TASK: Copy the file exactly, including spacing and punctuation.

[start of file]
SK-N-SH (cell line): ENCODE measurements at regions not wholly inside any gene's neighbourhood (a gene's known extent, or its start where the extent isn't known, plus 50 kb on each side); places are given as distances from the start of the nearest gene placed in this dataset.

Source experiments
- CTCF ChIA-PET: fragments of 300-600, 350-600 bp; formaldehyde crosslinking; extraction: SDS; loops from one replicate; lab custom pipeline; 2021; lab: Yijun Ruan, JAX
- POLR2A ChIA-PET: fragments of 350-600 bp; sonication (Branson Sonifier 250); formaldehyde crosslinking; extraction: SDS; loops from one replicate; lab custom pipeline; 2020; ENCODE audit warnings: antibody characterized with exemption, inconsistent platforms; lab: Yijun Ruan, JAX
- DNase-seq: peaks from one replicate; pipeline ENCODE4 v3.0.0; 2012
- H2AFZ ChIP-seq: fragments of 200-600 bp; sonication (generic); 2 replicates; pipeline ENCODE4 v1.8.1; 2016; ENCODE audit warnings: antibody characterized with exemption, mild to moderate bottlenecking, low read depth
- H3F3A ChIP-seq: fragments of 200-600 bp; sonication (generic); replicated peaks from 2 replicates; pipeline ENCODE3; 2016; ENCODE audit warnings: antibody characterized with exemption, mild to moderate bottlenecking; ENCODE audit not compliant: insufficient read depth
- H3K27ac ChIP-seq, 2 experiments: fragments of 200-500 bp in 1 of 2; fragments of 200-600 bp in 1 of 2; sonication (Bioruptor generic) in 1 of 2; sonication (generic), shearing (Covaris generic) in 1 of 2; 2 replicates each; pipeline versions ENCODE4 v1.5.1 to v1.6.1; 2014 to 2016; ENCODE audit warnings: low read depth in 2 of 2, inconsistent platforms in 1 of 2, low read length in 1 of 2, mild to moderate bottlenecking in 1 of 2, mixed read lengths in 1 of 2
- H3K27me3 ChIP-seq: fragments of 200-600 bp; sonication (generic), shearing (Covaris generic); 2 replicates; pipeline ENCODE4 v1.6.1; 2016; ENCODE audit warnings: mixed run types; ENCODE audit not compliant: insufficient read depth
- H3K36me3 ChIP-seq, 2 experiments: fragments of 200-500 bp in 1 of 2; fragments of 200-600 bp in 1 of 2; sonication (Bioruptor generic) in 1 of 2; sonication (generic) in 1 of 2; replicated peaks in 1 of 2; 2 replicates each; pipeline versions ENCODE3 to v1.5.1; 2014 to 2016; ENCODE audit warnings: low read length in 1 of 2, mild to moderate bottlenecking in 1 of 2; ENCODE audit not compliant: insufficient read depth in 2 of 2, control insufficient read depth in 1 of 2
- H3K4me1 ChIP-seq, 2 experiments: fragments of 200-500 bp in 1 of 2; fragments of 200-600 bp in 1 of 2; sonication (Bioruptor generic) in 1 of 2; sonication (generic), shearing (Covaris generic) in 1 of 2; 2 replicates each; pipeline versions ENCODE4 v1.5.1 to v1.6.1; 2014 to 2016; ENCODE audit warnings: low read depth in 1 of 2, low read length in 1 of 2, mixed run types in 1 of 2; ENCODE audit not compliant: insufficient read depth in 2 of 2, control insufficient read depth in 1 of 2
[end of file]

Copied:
SK-N-SH (cell line): ENCODE measurements at regions not wholly inside any gene's neighbourhood (a gene's known extent, or its start where the extent isn't known, plus 50 kb on each side); places are given as distances from the start of the nearest gene placed in this dataset.

Source experiments
- CTCF ChIA-PET: fragments of 300-600, 350-600 bp; formaldehyde crosslinking; extraction: SDS; loops from one replicate; lab custom pipeline; 2021; lab: Yijun Ruan, JAX
- POLR2A ChIA-PET: fragments of 350-600 bp; sonication (Branson Sonifier 250); formaldehyde crosslinking; extraction: SDS; loops from one replicate; lab custom pipeline; 2020; ENCODE audit warnings: antibody characterized with exemption, inconsistent platforms; lab: Yijun Ruan, JAX
- DNase-seq: peaks from one replicate; pipeline ENCODE4 v3.0.0; 2012
- H2AFZ ChIP-seq: fragments of 200-600 bp; sonication (generic); 2 replicates; pipeline ENCODE4 v1.8.1; 2016; ENCODE audit warnings: antibody characterized with exemption, mild to moderate bottlenecking, low read depth
- H3F3A ChIP-seq: fragments of 200-600 bp; sonication (generic); replicated peaks from 2 replicates; pipeline ENCODE3; 2016; ENCODE audit warnings: antibody characterized with exemption, mild to moderate bottlenecking; ENCODE audit not compliant: insufficient read depth
- H3K27ac ChIP-seq, 2 experiments: fragments of 200-500 bp in 1 of 2; fragments of 200-600 bp in 1 of 2; sonication (Bioruptor generic) in 1 of 2; sonication (generic), shearing (Covaris generic) in 1 of 2; 2 replicates each; pipeline versions ENCODE4 v1.5.1 to v1.6.1; 2014 to 2016; ENCODE audit warnings: low read depth in 2 of 2, inconsistent platforms in 1 of 2, low read length in 1 of 2, mild to moderate bottlenecking in 1 of 2, mixed read lengths in 1 of 2
- H3K27me3 ChIP-seq: fragments of 200-600 bp; sonication (generic), shearing (Covaris generic); 2 replicates; pipeline ENCODE4 v1.6.1; 2016; ENCODE audit warnings: mixed run types; ENCODE audit not compliant: insufficient read depth
- H3K36me3 ChIP-seq, 2 experiments: fragments of 200-500 bp in 1 of 2; fragments of 200-600 bp in 1 of 2; sonication (Bioruptor generic) in 1 of 2; sonication (generic) in 1 of 2; replicated peaks in 1 of 2; 2 replicates each; pipeline versions ENCODE3 to v1.5.1; 2014 to 2016; ENCODE audit warnings: low read length in 1 of 2, mild to moderate bottlenecking in 1 of 2; ENCODE audit not compliant: insufficient read depth in 2 of 2, control insufficient read depth in 1 of 2
- H3K4me1 ChIP-seq, 2 experiments: fragments of 200-500 bp in 1 of 2; fragments of 200-600 bp in 1 of 2; sonication (Bioruptor generic) in 1 of 2; sonication (generic), shearing (Covaris generic) in 1 of 2; 2 replicates each; pipeline versions ENCODE4 v1.5.1 to v1.6.1; 2014 to 2016; ENCODE audit warnings: low read depth in 1 of 2, low read length in 1 of 2, mixed run types in 1 of 2; ENCODE audit not compliant: insufficient read depth in 2 of 2, control insufficient read depth in 1 of 2